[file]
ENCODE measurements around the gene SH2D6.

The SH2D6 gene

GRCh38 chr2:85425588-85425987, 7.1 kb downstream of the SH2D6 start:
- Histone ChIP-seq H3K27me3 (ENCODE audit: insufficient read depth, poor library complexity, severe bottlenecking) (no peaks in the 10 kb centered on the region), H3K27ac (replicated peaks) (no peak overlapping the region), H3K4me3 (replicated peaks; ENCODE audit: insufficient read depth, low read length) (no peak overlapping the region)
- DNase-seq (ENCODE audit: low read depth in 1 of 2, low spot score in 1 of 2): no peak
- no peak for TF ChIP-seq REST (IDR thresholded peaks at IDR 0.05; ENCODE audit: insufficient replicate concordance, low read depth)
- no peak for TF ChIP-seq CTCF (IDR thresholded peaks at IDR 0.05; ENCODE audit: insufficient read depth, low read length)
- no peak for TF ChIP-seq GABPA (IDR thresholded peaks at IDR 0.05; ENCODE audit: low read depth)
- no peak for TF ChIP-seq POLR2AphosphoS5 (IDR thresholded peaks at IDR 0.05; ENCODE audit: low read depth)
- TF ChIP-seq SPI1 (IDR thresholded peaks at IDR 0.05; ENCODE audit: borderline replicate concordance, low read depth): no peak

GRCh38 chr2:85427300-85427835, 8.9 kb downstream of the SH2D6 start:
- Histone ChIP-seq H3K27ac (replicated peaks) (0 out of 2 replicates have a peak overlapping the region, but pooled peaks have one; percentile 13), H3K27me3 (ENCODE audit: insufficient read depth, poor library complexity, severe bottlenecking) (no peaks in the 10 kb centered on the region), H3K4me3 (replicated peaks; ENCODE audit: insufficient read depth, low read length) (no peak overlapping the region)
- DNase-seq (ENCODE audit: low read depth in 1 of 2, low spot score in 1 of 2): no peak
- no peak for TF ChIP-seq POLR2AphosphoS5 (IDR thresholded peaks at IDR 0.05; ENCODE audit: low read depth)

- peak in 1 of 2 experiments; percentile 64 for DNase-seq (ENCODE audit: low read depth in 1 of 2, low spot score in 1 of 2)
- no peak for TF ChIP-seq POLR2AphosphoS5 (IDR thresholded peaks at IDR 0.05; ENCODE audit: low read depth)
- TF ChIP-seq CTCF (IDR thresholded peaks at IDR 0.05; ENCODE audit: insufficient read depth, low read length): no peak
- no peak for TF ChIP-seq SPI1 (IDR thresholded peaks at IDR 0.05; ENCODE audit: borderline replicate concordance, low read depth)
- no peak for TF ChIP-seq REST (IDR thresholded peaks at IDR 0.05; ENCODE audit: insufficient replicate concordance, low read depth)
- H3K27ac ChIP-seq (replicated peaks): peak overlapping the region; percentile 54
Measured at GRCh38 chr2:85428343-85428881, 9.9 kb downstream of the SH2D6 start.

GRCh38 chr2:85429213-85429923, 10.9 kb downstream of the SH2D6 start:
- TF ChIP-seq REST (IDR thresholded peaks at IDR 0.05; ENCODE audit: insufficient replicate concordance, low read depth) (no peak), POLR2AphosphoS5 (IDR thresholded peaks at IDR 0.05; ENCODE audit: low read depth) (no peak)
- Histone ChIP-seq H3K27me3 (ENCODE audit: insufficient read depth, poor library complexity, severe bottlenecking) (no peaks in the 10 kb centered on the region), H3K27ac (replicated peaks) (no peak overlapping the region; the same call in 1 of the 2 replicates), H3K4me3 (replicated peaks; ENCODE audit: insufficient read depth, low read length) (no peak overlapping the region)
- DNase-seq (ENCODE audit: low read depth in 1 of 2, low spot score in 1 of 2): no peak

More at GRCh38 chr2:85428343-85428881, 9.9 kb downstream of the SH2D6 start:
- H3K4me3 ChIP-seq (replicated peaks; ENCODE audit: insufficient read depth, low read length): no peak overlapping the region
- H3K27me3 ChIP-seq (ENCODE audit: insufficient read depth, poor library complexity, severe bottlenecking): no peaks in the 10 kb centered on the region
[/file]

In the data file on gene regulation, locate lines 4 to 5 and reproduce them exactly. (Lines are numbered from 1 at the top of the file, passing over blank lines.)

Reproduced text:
- Histone ChIP-seq H3K27me3 (ENCODE audit: insufficient read depth, poor library complexity, severe bottlenecking) (no peaks in the 10 kb centered on the region), H3K27ac (replicated peaks) (no peak overlapping the region), H3K4me3 (replicated peaks; ENCODE audit: insufficient read depth, low read length) (no peak overlapping the region)
- DNase-seq (ENCODE audit: low read depth in 1 of 2, low spot score in 1 of 2): no peak